Last Thursday, four months after Reed Exposition's decision forbidding modern sporting rifles at the Eastern Sports and Outdoor Show ultimately killed that immensely-popular event, the National Shooting Sports Foundation announced they were ending their 30+ year affiliation with British-owned Reed.
Despite good service for more than three decades, the statement said "the company's decision to restrict the sale of certain kinds of firearms this year at its consumer hunting and fishing show- an event unrelated to NSSF - and Shot show - was in conflict with NSSF's mission to serve the shooting sports industry."
"As a result, both organizations decided it was in the best interest of SHOT Show to end the relationship."
Since that announcement, several industry leaders have told me they felt the decision was always a "no-brainer" for the NSSF. Others have said, pointedly, that decision was "four months too-long in coming".
And they're still not happy with the NSSF because of the organization's continued presence in Connecticut after Governor Daniel P. Molloy's ramrodding of anti-gun legislation into law in response to Sandy Hook.
The NSSF and Connecticut-based gun companies actively campaigned against those laws. And the gun companies have expressed a variety of responses, from total relocation to putting additional facilities in gun-friendly states. The NSSF has made no public statement and some NSSF members aren't happy about that.
"They're not talking about moving a manufacturing plant," one disgruntled exec told me, "it's computers, files and office furniture. Why would you stay where you're not wanted?"
That question points to a rhetorical question being argued through the industry: if a state passes legislation against your primary product, does a manufacturer stay and fight, or relocate to a gun-friendly state?
Staying behind gives the anti-gun state the benefit of the company's tax dollars, and its employees continue to bolster that economy.
Moving takes away significant revenues, but asks another question: if gun companies abandon longtime homes, are they ceding that state to anti-gun groups?
There's no easy answer for that one, so the NSSF finds itself (again) in a no-win position.
The decision to responsibly part company with Reed -hopefully avoiding space and accommodation conflicts in Las Vegas and Orlando - demonstrates the ability for the NSSF board and management to ultimately make a difficult decision. But the decision has reportedly caused a rift in the board that may lead to changes there, too.
For now, the process of finding a new show management company to manage and produce the SHOT Show - beginning next year - is "actively underway" and a top priority. That search, however, is complicated because some potential management groups are reluctant to consider the firearms-centered SHOT Show.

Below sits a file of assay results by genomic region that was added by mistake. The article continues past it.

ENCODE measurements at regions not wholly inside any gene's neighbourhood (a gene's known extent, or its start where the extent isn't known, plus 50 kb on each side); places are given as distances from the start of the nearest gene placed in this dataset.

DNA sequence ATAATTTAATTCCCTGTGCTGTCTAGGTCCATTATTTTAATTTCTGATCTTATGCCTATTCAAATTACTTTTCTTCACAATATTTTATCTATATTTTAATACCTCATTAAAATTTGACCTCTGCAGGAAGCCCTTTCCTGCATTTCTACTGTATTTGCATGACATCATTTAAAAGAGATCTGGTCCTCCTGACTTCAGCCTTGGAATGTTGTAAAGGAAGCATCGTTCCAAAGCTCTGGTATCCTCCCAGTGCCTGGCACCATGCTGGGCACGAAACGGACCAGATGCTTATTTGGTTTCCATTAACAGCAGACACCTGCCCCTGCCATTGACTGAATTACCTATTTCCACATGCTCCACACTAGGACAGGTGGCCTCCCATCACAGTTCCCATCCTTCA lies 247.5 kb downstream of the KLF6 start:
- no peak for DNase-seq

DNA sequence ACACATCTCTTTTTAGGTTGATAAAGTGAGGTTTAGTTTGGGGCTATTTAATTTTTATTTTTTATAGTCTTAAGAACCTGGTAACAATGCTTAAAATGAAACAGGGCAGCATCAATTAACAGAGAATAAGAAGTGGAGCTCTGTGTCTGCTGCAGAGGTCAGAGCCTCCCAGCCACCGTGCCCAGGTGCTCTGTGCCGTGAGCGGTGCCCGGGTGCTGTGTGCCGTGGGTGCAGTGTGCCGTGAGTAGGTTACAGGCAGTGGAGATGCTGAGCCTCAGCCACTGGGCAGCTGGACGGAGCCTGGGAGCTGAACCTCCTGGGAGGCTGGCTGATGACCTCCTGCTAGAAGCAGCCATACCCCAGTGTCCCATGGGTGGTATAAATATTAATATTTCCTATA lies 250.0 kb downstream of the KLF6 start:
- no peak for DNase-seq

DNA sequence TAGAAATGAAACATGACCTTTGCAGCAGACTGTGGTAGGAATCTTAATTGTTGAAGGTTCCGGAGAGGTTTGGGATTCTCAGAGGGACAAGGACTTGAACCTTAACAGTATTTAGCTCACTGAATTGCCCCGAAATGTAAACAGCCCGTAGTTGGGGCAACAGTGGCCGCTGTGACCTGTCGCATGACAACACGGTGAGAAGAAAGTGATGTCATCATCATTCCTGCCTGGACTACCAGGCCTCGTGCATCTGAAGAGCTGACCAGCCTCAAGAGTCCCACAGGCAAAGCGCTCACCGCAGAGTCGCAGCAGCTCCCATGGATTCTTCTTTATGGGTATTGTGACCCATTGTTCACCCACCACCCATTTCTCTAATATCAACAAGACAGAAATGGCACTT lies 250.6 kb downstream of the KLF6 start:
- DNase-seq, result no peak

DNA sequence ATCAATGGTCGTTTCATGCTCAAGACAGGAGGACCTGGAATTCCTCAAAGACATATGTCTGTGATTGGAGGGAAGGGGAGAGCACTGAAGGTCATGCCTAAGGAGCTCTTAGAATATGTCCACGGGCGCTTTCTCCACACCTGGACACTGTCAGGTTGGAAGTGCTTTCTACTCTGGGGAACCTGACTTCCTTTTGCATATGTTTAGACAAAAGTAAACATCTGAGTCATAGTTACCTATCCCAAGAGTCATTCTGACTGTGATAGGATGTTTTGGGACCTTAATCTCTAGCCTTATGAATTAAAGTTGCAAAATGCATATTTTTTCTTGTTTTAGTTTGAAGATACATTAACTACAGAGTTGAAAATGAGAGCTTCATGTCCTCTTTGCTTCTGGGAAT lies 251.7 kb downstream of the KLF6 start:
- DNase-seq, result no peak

That might seem puzzling to those of us in the "gun culture" but despite its size, SHOT is a single event. No other events are associated with it.
That's a challenge the NSSF faces. Despite having extricated themselves from a longstanding relationship with Reed (which was extended just last year), they're finding some other companies hesitant because they're afraid that taking on SHOT could actually cost them other business.
With teachers' unions, pension plans and others dumping investments in gun companies (despite record results), expo companies are afraid that taking on SHOT could mean the loss of lots of smaller events associated with education, medicine and finance.
The British Medical Society put that ultimatum to Reed in the UK. Rather than risk the medical society business, Reed dumped a military-focused group entirely. I'm told that's one reason Reed execs were unwilling to reconsider allowing AR-style rifles in the Eastern Show.
Now, the immensely-popular Eastern Show has been reborn as the Great American Outdoor Show, managed by the National Rifle Association. Originally described as a great win for gun owners, even this show is facing criticism - from inside the gun industry.
The Eastern Show was a major selling event for local and regional gun dealers. But the NRA says the Great American will be like other NRA events: it won't allow gun sales.
Retailers and consumers are unhappy with that news -and they're making that displeasure clear to the NRA.
Will the NRA reverse that decision and make an exception for the Great American Outdoor Show? Can the NRA reverse the decision, or does their agreement with Pennsylvania prohibit gun sales?
Both open questions at this point.
As always, we'll keep you posted.